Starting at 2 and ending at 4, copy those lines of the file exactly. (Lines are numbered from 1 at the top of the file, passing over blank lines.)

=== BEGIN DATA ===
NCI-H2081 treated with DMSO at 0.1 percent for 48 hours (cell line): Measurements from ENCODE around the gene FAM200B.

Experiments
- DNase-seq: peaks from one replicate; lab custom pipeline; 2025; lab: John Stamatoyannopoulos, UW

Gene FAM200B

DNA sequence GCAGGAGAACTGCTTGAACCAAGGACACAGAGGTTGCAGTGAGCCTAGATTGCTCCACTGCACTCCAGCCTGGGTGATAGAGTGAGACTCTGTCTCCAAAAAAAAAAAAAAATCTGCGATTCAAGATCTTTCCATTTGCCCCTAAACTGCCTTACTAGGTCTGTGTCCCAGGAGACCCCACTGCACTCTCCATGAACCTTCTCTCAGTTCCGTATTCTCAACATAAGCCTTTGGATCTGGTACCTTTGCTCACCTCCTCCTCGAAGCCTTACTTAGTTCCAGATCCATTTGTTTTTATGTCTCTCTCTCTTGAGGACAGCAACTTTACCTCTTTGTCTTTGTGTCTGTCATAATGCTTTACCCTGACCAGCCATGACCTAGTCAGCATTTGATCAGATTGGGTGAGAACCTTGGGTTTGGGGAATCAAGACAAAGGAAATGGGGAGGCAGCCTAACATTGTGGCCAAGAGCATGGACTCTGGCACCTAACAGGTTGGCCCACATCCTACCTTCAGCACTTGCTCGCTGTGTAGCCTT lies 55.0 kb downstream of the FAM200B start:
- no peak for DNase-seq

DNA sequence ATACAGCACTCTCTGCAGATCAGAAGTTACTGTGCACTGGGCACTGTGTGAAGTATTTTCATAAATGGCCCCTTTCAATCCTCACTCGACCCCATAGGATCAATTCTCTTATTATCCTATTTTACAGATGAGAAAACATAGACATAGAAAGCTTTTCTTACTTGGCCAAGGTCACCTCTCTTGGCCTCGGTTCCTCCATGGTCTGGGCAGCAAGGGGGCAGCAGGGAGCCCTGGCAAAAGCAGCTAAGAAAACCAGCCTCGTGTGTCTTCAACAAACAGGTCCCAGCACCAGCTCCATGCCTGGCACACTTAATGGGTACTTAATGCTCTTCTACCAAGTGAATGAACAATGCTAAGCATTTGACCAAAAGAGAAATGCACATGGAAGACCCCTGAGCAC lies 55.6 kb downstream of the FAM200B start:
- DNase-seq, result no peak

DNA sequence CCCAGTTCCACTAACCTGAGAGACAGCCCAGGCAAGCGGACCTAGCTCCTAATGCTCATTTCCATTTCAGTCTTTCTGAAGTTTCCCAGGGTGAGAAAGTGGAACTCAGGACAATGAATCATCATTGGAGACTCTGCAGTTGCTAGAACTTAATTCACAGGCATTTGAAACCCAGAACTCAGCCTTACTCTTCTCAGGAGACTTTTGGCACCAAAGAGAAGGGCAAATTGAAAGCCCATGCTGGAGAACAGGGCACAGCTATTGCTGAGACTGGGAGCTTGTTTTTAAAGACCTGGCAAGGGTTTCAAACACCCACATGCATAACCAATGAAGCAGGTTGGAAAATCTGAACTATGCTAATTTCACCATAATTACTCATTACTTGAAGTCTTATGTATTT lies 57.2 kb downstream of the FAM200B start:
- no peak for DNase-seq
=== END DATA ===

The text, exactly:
Experiments
- DNase-seq: peaks from one replicate; lab custom pipeline; 2025; lab: John Stamatoyannopoulos, UW

Gene FAM200B